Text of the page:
Cecil Armstrong Gibbs (10 August 1889, Great Baddow, Chelmsford, Essex – 12 May 1960, Chelmsford, Essex) was an English composer. A monument on the north chancel wall of the church of St John the Baptist, Danbury, Essex states that "He lived, worked and is buried in Danbury".
He studied with Edward Dent at Trinity College, Cambridge, and with Charles Wood and Ralph Vaughan Williams at the Royal College of Music, where he himself taught composition and music theory from 1921 to 1939. From 1937 to 1952, he also served as the Vice President of the British Federation of Music Festivals.
Armstrong Gibbs composed one opera, one operetta, incidental music for several plays, several cantatas, three symphonies, a concertino for piano and string orchestra, five string quartets, one violin sonata, pieces for piano, works for choir, and many songs, a great number of which were settings of texts penned by his friend Walter de la Mare.
His music has a distinctive sound to it, and I find that it doesn't do exactly what you expect. I can't say that I like or dislike his stuff...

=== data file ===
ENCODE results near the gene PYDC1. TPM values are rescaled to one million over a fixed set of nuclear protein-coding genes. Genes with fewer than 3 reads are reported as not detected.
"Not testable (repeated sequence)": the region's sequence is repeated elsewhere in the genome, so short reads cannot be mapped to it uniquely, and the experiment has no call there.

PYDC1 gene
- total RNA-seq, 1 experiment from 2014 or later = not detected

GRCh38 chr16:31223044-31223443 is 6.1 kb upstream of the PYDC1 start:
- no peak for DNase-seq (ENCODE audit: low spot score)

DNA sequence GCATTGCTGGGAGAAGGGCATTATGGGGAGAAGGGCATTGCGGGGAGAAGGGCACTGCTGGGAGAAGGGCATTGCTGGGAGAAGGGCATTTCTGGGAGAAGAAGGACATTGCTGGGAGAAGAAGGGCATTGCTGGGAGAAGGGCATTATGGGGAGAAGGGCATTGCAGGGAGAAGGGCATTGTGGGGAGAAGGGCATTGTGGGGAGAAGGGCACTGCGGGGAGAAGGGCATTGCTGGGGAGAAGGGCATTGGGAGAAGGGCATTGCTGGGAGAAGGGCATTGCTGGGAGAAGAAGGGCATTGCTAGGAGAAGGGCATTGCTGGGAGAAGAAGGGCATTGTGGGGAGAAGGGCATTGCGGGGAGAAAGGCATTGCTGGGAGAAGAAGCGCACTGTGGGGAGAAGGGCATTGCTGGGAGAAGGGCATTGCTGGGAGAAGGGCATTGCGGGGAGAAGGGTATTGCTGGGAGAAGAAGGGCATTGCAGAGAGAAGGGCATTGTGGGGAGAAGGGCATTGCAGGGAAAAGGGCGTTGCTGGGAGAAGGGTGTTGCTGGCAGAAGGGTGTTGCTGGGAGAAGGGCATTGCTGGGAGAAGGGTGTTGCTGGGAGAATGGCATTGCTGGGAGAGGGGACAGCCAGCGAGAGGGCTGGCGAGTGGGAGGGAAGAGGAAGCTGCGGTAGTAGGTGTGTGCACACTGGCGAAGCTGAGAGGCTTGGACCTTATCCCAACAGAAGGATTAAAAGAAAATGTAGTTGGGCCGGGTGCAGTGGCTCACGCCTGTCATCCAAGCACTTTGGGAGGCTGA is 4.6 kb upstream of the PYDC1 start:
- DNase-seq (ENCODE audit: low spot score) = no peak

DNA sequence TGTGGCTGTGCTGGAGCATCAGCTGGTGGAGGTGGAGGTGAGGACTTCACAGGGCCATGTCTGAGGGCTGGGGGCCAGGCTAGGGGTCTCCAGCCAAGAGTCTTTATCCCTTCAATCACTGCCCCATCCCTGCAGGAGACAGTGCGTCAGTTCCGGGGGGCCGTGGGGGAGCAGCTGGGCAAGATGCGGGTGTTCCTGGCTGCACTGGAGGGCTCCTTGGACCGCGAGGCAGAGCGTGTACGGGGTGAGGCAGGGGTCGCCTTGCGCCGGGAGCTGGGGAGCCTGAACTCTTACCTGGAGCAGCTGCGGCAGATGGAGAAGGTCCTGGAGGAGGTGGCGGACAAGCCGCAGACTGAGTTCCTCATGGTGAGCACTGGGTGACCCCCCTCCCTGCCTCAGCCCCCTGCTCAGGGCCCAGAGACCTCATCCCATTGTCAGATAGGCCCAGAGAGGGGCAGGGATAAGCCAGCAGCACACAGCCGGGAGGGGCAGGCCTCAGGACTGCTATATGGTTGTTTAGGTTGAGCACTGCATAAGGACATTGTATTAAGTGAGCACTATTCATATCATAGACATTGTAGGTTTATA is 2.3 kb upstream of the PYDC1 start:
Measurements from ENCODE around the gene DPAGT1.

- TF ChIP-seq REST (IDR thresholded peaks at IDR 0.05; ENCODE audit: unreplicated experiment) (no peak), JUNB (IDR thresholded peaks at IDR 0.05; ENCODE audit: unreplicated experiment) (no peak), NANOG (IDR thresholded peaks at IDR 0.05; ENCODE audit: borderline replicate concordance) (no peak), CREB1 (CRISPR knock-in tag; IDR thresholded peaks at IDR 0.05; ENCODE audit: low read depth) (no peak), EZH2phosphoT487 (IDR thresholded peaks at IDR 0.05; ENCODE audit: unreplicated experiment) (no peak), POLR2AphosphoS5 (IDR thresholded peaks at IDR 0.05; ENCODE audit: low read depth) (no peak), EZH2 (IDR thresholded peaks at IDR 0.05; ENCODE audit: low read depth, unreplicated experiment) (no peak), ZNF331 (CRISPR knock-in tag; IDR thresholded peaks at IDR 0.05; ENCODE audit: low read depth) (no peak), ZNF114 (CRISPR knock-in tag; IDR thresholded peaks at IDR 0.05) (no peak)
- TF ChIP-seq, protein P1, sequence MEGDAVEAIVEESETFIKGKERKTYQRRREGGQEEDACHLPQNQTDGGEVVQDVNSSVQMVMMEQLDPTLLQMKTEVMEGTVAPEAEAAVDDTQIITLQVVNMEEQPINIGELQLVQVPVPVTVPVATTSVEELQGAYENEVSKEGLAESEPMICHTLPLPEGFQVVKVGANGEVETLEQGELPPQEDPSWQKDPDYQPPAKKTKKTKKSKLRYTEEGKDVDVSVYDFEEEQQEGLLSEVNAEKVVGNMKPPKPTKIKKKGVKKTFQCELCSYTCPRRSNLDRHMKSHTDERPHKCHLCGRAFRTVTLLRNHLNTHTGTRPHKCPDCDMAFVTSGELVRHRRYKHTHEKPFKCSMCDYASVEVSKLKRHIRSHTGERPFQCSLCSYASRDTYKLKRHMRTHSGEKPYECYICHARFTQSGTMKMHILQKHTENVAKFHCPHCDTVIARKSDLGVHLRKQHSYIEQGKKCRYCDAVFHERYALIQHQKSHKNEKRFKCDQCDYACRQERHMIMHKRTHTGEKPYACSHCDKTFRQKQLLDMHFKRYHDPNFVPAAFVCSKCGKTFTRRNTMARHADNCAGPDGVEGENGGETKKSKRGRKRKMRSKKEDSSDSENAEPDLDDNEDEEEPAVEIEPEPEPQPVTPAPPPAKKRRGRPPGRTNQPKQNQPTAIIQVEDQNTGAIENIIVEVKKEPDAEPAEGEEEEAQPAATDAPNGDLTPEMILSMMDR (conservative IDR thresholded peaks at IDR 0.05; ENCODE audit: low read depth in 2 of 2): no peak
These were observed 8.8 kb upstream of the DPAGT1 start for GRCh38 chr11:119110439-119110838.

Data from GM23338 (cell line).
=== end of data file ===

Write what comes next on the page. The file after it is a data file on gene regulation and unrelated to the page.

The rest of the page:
I've called him "modern," as he is not romantic to my ears.
I've always found the "Postlude in D" to be an odd piece. It comes from the same book as the previous fanfare by Jackson.
It is essentillay a 2-part canon over a pedal point. Finding balancing choruses can be a challenge, but it sounds natural on the Salisbury Willis.
There is some chordal dialogue in the central section, and after a return to the canon, there is a brief Coda.
In the past I've always "disliked" the piece on the rare occasions that I played it... :-(
Here, I actually liked it very much! :-)